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June 6, 1903


JAMA. 1903;XL(23):1587. doi:10.1001/jama.1903.02490230039007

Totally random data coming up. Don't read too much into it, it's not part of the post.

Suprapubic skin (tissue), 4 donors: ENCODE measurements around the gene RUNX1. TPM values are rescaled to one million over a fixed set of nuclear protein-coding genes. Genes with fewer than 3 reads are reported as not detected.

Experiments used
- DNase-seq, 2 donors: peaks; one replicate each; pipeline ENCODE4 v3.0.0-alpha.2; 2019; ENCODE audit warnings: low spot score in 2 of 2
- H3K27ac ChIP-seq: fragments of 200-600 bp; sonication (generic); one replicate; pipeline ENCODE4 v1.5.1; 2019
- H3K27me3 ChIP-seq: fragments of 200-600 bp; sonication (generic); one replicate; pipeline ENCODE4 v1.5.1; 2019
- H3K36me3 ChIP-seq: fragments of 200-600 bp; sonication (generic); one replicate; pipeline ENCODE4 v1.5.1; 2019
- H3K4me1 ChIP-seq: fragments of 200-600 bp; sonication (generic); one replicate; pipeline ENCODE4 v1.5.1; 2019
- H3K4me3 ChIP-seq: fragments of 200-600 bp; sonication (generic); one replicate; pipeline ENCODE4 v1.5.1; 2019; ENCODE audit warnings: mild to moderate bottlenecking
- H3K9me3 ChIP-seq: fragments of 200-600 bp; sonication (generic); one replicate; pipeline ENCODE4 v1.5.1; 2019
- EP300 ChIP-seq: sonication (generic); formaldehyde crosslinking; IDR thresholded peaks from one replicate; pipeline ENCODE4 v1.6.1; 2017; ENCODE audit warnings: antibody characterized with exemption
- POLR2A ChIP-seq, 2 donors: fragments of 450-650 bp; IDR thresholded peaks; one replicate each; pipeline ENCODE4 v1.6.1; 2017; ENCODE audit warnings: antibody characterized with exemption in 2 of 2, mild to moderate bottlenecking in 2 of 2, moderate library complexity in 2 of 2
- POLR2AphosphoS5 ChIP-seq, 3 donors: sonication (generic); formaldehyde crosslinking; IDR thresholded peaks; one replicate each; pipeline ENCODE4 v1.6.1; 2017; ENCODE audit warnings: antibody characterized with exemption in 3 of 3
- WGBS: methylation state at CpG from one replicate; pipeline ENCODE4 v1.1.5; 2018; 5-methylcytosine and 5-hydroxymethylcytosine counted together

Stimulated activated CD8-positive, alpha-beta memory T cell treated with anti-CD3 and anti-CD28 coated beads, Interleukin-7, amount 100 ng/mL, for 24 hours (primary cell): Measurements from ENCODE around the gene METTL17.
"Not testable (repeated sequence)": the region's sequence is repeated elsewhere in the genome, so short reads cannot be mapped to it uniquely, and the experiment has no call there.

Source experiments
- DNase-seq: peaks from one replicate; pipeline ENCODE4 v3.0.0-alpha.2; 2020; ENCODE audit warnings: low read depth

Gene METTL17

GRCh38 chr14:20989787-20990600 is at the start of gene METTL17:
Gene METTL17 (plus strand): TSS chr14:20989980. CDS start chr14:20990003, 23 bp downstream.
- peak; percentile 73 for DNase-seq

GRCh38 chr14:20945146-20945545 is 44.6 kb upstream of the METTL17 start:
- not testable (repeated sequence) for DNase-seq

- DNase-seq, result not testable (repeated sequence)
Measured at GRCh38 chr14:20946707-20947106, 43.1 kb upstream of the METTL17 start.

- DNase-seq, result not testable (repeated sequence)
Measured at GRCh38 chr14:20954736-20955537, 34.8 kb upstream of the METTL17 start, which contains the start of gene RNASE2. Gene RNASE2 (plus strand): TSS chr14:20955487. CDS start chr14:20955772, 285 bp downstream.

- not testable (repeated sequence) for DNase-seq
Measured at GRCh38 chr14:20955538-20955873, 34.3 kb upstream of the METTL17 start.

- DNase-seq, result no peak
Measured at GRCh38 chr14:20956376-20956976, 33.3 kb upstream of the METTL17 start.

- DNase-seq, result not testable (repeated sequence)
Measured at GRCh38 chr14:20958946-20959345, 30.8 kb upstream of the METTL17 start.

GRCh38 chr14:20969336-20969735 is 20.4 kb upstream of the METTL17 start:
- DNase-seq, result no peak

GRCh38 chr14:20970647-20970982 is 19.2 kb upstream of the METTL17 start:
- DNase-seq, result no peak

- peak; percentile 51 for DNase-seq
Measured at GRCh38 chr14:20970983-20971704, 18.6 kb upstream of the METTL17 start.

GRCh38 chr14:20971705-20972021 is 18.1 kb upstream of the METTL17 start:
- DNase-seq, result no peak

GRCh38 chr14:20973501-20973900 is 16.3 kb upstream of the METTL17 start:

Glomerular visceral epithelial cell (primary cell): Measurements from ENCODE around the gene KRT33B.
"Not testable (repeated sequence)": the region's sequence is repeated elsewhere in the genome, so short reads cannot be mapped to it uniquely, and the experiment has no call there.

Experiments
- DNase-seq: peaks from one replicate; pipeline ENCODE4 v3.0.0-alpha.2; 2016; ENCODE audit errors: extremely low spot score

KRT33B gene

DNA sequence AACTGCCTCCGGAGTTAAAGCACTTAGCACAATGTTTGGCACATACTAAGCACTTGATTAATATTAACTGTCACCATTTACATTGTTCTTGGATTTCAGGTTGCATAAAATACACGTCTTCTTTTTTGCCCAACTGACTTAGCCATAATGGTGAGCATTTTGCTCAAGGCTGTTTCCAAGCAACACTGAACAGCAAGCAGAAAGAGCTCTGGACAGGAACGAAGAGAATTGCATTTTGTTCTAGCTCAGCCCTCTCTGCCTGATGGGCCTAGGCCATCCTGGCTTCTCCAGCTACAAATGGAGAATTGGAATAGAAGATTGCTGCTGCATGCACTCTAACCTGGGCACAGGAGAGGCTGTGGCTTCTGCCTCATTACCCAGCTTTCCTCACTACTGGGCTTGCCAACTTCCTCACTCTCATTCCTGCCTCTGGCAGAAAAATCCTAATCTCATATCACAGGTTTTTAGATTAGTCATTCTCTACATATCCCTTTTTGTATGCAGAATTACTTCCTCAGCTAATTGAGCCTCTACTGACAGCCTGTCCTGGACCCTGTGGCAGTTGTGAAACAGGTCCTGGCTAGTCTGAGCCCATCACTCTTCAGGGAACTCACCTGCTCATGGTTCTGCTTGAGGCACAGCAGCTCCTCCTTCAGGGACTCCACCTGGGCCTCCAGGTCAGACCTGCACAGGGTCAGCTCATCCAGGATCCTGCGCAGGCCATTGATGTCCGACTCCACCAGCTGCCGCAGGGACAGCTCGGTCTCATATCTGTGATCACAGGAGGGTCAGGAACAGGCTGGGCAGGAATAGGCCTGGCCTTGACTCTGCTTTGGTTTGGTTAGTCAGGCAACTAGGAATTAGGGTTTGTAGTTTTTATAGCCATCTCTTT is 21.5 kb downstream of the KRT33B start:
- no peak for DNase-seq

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The floods now occurring in the great Missouri Valley, which are unprecedented for the region and probably as financially disastrous as the reports have stated, have an important sanitary bearing. While the immediate loss of life has probably been somewhat exaggerated, the ultimate effects may be much more serious than at present anticipated. Few people who have not seen the effects of a flood in a thickly populated section can conceive of the unsanitary conditions that are produced. Aside from the breaking up of homes and rendering them uninhabitable, the exposure and the mental effects on the victims, conditions are left that it will take considerable time to relieve, conditions that are seriously threatening the health and general welfare of the community. The choked-up sewers and the consequent impaired drainage after such a flood in any particular community, together with the amount of decomposing matter in every way out of

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